Darren Clarke, Open champion. Easy to say, hard to believe. But that was the story told on Sunday as the big man from Dungannon walked strong and proud through the squalls, all the way up the final hole theatre at Royal St George's to claim the greatest prize in golf.
At the age of 42, in the supposed twilight of a distinguished career, the Northern Irishman followed his countryman and one-time protege Rory McIlroy into the role call of Major champions with a 3-shot win. It was a victory for pure talent and for the Everyman. In an era of the golfer athlete, Clarke is the cigar-smoking, Guinness-drinking proof there is more than one way to make history.
The winning putt, uproariously greeted in the stands around the 18th green, dropped in from all of three inches. But the journey to that moment had taken Clarke through triumph and despair both on and off the golf course.He had won more than 20 tournaments around the world, but never the big one. He had played a distinguishing role in five Ryder Cup teams, never more so than in 2006 at the K Club, when he performed brilliantly for Europe just a few weeks after the death of his wife, Heather. Yet for all that he had never gained entry into the club reserved for Major champions — a rotten injustice for a golfer acknowledged by his peers as one of the most naturally gifted of his generation.
Injustice, be gone
Afterwards, he paid tribute to his deceased wife and to his two sons, Conor and Tyrone. The boys watched from home in Northern Ireland as their father showcased the skills he learned in his youth and which he recently became reacquainted with after moving from London back home, to Portrush.
'She's watching me'
"In terms of what's going through my heart, there's obviously somebody who is watching down from up above there, and I know she'd be very proud of me. She'd probably be saying, I told you so," he said of the late Heather Clarke. "But I think she'd be more proud of my two boys and them at home watching more than anything else. It's been a long journey to get here. It's incredible — it really is. It's for the kids."
Clarke's victory continues the remarkable run of success in Major championships for Northern Ireland. It now boasts of three victories in 13 months. Not bad for a nation of 1.8m people. By comparison, the United States's (population, 300m) total of Major victories over the same period stands at zero. Of those three wins, this one came as the biggest surprise.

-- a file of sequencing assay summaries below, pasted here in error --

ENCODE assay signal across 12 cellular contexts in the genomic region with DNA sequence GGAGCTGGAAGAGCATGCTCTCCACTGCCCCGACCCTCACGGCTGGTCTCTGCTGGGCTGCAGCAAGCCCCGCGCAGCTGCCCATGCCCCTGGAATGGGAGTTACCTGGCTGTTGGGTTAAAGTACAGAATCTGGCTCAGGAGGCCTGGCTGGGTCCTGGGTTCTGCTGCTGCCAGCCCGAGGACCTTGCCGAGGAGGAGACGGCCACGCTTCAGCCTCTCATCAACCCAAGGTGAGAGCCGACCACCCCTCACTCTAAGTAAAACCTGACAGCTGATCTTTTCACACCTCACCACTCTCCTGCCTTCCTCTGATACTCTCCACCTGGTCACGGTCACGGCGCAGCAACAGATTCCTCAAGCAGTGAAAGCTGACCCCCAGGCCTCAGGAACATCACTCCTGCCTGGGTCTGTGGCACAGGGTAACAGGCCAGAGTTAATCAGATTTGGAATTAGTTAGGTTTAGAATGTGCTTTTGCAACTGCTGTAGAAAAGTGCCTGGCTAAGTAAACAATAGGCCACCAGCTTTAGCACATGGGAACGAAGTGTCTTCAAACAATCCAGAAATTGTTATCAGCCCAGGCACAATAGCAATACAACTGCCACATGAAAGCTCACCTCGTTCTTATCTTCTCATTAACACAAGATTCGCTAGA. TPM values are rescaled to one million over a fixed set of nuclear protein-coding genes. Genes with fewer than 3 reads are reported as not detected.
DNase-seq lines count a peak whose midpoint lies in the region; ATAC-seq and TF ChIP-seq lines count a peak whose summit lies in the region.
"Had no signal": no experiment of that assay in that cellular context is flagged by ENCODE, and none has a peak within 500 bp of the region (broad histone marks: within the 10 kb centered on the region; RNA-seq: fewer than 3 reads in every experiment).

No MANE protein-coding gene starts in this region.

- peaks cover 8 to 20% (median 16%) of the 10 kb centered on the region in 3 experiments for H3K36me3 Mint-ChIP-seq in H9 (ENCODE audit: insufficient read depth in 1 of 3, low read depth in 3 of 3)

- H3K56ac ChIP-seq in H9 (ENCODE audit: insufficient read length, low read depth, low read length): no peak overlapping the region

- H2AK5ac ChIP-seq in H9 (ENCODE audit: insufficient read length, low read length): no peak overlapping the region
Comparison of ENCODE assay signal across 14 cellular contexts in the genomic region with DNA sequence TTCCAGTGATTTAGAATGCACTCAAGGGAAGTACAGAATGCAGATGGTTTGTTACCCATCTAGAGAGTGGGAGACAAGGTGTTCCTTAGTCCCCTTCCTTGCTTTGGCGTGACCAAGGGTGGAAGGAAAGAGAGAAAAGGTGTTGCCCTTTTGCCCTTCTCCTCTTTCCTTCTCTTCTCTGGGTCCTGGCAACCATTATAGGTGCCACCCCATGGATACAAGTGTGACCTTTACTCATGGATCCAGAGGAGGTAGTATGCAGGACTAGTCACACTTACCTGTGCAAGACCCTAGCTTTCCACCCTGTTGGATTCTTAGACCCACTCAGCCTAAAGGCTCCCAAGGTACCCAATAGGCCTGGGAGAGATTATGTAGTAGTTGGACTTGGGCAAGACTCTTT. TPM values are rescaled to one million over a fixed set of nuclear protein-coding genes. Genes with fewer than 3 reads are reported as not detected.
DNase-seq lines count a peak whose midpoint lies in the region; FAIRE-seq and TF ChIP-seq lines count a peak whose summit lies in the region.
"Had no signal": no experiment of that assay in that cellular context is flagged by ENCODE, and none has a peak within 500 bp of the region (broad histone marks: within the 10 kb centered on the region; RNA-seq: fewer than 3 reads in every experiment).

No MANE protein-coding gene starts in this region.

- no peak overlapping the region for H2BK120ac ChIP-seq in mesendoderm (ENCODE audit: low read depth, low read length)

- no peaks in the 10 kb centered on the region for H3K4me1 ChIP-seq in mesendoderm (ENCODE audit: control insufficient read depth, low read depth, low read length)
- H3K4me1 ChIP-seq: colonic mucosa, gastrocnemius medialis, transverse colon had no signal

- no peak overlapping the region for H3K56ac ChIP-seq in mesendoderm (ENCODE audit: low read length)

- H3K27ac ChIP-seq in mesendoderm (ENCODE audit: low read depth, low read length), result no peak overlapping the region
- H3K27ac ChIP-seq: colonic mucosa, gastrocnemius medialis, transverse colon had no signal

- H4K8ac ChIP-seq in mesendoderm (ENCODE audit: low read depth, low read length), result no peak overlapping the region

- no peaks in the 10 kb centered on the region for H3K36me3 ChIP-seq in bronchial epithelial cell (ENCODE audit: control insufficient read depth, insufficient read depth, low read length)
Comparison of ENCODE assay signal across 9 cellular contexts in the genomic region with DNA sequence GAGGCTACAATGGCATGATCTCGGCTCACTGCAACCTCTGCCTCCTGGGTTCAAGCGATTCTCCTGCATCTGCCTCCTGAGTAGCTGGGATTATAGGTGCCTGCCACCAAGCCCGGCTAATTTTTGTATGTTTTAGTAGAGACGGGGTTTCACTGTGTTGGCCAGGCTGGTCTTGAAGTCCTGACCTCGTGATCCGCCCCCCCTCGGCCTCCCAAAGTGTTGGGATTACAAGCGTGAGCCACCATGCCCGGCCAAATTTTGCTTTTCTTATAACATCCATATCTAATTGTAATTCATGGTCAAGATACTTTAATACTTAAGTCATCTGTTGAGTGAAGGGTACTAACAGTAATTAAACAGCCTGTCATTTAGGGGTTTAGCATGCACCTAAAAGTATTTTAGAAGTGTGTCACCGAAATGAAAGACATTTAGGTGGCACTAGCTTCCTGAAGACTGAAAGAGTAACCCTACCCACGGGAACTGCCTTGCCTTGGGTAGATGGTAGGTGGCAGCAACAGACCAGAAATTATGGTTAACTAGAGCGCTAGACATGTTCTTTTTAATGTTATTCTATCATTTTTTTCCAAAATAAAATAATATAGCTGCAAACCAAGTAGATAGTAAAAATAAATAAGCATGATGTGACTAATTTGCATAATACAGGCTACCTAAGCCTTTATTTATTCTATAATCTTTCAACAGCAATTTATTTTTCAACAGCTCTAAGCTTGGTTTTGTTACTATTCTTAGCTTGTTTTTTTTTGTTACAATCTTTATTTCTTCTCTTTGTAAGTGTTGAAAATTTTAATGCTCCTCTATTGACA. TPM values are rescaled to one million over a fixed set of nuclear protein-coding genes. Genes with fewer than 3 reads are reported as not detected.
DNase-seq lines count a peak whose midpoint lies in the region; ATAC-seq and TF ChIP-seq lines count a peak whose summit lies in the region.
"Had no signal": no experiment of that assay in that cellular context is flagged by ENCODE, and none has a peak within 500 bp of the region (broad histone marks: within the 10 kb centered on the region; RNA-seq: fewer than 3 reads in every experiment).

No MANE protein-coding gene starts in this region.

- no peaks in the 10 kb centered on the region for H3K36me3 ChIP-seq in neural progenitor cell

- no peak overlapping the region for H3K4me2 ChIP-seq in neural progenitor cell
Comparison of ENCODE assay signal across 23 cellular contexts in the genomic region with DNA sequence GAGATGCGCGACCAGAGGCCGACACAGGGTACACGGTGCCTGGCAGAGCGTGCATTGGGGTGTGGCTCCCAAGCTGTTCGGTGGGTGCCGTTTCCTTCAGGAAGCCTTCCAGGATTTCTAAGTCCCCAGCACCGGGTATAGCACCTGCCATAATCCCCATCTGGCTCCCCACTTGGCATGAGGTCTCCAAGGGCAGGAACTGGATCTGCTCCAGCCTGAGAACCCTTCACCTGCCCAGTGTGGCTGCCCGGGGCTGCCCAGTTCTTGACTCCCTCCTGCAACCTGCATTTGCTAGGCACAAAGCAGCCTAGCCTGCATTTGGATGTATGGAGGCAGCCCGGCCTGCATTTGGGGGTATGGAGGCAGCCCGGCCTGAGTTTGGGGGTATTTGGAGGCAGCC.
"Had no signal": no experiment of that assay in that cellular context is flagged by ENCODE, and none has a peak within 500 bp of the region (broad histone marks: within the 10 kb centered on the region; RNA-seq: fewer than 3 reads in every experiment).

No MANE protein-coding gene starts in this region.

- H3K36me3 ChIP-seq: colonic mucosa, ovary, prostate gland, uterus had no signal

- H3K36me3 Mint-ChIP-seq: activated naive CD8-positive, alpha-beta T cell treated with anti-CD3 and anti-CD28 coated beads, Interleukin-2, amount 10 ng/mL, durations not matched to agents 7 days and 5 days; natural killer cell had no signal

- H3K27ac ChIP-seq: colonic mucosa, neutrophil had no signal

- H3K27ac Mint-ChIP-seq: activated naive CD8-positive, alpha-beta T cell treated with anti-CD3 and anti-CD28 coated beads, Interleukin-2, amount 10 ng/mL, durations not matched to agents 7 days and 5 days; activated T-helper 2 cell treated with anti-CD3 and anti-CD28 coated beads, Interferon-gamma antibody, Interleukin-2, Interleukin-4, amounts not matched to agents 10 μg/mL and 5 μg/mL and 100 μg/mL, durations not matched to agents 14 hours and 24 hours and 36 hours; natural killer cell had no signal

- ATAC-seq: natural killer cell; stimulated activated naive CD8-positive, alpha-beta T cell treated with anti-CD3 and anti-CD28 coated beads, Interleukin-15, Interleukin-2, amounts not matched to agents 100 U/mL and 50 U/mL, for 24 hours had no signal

His playing partner, young Dustin Johnson of USA, known for the length of his hits, fizzled out as Clarke applied subtler arts to take control.
Clarke has links golf running through his veins. He understands the importance of the ball flight – the lower the better – and that a golfer has no better friend than par in the wind and rain that swept across the course all day. A famously impatient man, he also found it within himself on this day of days to wait for the championship to come to him. And come it did.
The art within
His scoring highlight came at the par-five 7th, where he holed from 30 feet for an eagle. But the true beauty of his performance lay in its incremental parts. A cut shot here, a running hook there, a four-foot putt rammed into the back of the cup — like a painter laying down his brush strokes until, finally, the masterpiece is complete.
On a couple of occasions the bounce went his way, but for every piece of good fortune there was a putt that lipped the hole and somehow stayed above ground.
There was no luck in this victory, only sweetness and redemption. It was not so long ago that Clarke was written off by some "experts" – a premature dismissal that apparently spurred him on.
"You know, bad times in golf are more frequent than the good times," he said, eyeing the Claret Jug beside him.